Lately, I've been stressed out.
Okay, that was definitely an understatement.

Lately, I've been REALLY stressed out.

Between Type 1 Diabetes, work, career decisions, and every day life, stress has become almost second nature to me.

Which is more terrifying than it sounds.

In the context of my life, stress has a direct tie to disordered eating and depression.

When I was in high school, I was severely stressed out (and consequently depressed) to the point where I contemplated suicide on a daily basis.

Along with that, I ate food incessantly to forget about the world around me.
It was a coping mechanism which later became my second eating disorder and eventually resulted in my third.

I binged on food and too often, I eventually found my head shoved inside of a toilet in the hopes of helping my body forget the pain I had just put it through.

For the longest time, I was afraid that this is what the rest of my life would consist of.
Bingeing, purging, hating myself.

Wanting to die.

I couldn't imagine a life outside of my eating disorders--I couldn't see an end to my pain.

(As I'm typing this out, I realize that the words on this computer screen will never adequately explain or express how dark of a time that was for me.  I guess we never fully comprehend anyone's sadness like we do our own. Words can only describe the big picture of life-- they're shallow. Life is too deep and our experiences are too intricate to be defined by letters on a page.

But, hey. We can still try.)

Throughout all of the recent stress, I've found myself reverting back to small binges and urges to run to the bathroom and throw up... even on an empty stomach.

When I've looked in the mirror recently, I've started to see the darkness of four years ago watching and waiting from behind my eyes for the perfect moment to come forward again.

I think that's the terrifying thing about allowing yourself to step into the world of eating disorders, even if it's just for a moment, it's nearly impossible to leave.

I don't mean for this to sound disheartening or dismal. You can be cured from an eating disorder, I've done it--but it wasn't easy. When I get stressed out, I don't binge like I used to and I don't allow myself to go any further than kneeling next to a toilet--but the fear of having an instant of weakness and losing ground I've painfully gained is tortuous.

I once read that we fear most the things which we've already experienced.
And I know that to be true.

I've been through Hell, and I don't want to go back.

In all honesty, I have no idea where I'm going with this blog post or why I decided to take such a intense spin on my experiences.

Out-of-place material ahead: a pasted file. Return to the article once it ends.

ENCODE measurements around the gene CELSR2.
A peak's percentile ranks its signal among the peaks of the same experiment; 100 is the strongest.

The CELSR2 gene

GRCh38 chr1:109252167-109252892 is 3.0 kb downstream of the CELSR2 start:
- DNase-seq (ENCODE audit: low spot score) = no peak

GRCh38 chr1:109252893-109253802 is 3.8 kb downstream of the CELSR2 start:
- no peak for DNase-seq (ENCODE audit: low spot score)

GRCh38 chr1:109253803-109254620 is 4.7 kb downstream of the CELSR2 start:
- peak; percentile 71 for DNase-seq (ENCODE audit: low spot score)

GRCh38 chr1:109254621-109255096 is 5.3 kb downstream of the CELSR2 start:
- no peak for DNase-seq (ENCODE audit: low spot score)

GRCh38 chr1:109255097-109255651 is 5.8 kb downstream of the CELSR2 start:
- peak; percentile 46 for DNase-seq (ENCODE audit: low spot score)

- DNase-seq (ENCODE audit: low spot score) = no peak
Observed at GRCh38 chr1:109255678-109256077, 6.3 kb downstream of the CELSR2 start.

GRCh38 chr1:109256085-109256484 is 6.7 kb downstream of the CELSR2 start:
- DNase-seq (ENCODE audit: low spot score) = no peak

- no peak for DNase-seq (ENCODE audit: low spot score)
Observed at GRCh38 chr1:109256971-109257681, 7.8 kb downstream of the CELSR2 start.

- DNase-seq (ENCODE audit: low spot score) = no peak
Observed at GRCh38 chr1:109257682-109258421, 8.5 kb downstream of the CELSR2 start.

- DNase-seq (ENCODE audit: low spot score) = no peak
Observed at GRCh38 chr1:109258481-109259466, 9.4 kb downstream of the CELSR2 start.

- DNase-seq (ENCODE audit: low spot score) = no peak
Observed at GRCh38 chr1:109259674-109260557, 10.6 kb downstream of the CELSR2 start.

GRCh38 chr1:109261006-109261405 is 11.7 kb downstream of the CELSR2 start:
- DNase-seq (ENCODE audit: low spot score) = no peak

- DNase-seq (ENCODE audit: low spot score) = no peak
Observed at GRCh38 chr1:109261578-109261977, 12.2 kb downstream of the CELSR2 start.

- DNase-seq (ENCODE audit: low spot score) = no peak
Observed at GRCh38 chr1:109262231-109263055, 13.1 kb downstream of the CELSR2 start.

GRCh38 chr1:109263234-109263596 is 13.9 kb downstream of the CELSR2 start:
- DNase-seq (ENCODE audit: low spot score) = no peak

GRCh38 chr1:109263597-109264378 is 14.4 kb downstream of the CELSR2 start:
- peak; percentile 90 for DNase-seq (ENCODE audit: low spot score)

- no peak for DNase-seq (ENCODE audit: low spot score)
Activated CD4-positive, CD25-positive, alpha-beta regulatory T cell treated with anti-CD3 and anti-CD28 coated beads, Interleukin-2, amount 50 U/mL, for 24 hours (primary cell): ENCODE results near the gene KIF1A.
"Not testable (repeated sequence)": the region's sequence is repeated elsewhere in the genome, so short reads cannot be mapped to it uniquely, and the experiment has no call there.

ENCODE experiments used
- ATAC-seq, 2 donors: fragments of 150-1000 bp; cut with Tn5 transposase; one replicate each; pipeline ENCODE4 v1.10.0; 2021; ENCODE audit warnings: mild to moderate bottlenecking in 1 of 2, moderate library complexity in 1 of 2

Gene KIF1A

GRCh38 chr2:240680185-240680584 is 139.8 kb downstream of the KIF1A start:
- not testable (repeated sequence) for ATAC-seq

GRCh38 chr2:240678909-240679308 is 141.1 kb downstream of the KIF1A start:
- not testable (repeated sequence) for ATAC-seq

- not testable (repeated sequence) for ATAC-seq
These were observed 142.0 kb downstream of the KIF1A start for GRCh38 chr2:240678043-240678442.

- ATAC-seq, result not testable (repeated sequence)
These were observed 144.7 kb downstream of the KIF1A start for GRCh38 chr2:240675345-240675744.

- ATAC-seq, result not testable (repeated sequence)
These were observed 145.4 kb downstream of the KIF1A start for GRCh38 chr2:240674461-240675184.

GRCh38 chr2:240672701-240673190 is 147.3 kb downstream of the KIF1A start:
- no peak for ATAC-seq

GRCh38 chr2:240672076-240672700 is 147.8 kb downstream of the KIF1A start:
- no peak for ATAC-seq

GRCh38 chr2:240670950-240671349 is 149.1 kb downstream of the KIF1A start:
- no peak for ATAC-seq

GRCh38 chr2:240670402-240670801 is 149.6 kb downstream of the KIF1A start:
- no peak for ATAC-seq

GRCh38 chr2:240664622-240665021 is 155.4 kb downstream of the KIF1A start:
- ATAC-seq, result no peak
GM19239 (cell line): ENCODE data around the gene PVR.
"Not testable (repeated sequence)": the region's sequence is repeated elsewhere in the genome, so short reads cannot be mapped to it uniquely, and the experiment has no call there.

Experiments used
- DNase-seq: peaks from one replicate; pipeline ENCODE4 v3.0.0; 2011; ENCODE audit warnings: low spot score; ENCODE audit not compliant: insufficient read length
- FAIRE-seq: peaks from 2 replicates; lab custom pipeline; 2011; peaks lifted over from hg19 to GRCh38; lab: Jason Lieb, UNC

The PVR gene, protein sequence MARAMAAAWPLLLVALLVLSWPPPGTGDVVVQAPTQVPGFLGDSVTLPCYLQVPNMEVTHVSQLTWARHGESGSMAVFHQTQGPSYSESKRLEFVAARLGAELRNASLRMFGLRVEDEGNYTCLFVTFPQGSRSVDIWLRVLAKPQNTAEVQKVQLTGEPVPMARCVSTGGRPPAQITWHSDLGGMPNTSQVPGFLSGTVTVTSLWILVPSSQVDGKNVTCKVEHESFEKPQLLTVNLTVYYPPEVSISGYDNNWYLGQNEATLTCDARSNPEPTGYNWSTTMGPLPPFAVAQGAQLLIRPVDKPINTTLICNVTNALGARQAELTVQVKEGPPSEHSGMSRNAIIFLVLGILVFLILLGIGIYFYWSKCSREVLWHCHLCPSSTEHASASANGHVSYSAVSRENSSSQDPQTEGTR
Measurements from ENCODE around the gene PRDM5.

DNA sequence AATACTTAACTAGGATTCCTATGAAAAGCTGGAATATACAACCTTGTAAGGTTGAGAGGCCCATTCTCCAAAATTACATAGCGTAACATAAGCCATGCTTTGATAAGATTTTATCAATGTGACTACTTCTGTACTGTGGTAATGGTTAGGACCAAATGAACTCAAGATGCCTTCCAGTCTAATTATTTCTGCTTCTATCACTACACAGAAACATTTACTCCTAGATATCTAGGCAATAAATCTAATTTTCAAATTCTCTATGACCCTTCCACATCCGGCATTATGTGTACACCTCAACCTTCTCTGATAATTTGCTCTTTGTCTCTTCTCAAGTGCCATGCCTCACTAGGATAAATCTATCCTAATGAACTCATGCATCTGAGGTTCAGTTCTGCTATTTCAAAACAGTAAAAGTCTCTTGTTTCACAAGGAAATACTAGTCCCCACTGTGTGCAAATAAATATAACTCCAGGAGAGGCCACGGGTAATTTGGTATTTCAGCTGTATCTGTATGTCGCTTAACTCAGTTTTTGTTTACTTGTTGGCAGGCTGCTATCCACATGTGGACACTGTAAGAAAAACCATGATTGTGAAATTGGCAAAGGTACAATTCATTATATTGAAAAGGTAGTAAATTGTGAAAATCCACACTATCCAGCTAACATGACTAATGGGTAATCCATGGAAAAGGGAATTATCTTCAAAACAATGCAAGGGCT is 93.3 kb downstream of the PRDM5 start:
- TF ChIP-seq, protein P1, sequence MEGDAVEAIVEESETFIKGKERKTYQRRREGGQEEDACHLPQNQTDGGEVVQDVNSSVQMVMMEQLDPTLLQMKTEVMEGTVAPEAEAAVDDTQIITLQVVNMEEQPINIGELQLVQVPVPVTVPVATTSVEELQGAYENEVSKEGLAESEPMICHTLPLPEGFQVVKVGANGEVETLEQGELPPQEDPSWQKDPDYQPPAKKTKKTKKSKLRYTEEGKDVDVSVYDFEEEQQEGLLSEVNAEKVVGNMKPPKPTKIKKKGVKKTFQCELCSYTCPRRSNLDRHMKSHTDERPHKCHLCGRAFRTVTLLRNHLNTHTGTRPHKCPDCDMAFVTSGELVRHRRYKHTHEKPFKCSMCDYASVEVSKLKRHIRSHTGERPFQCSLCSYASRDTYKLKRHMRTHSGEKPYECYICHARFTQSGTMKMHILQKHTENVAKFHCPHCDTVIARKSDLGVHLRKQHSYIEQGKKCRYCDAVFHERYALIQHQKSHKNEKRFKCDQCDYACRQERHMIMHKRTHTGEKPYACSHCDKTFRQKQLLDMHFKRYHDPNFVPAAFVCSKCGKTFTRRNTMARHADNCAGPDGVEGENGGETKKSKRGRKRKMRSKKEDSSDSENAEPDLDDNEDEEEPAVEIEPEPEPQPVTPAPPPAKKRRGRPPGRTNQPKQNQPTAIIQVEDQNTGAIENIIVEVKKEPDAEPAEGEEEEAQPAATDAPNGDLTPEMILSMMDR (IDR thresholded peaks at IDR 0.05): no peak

I guess I'm worried about more than just myself.
I know what it's like to walk a path that you never wanted or intended to take.
And I don't recommend it to anyone.

If I could talk to myself in high school, I would try my hardest to stop her from starting her first "diet".
I would try to convince her to find help sooner.
I would try to tell her that she is beautiful at any weight.
I would try to persuade her that her stress would just be for a moment.
I would try to make her understand that not eating, eating too much or throwing up what you eat doesn't solve anything; it makes everything worse.

It makes every harder.

It makes everything scary.

Maybe this post is my open letter to any woman or girl who is contemplating taking on an eating disorder or already wading through one.

To all of you that this applies to:
Stop while you're ahead.

If you feel like you're in control of your disorder, you're not.
If you think bingeing while you eat, restricting what you eat, and throwing up what you eat aren't eating disorders, they are.
If you believe that your habits won't have any lasting effects, they will.


If you feel like you're alone, you're not.
If you think you're a failure, you're not.
And if you believe that you can escape, you will.

Whenever I find myself inching back into my old habits and mentalities, I have to remind myself that I am better than this--stronger than this.

I am not weak because I have a weakness, I am strong because I am constantly fighting my weakness.

Additionally, having an eating disorder doesn't mean that you're weak, but eating disorders do require strength in order to be overcome.

So please, be strong sooner rather than later.
Be strong now, so you don't have to be strong later when you can barely find the strength to lift your head out of a toilet bowl.

It can be done, but it's much harder that way.

And much more stressful.


  1. Alyson, you are so brave for sharing your experiences like this and I seriously admire your ability to do so.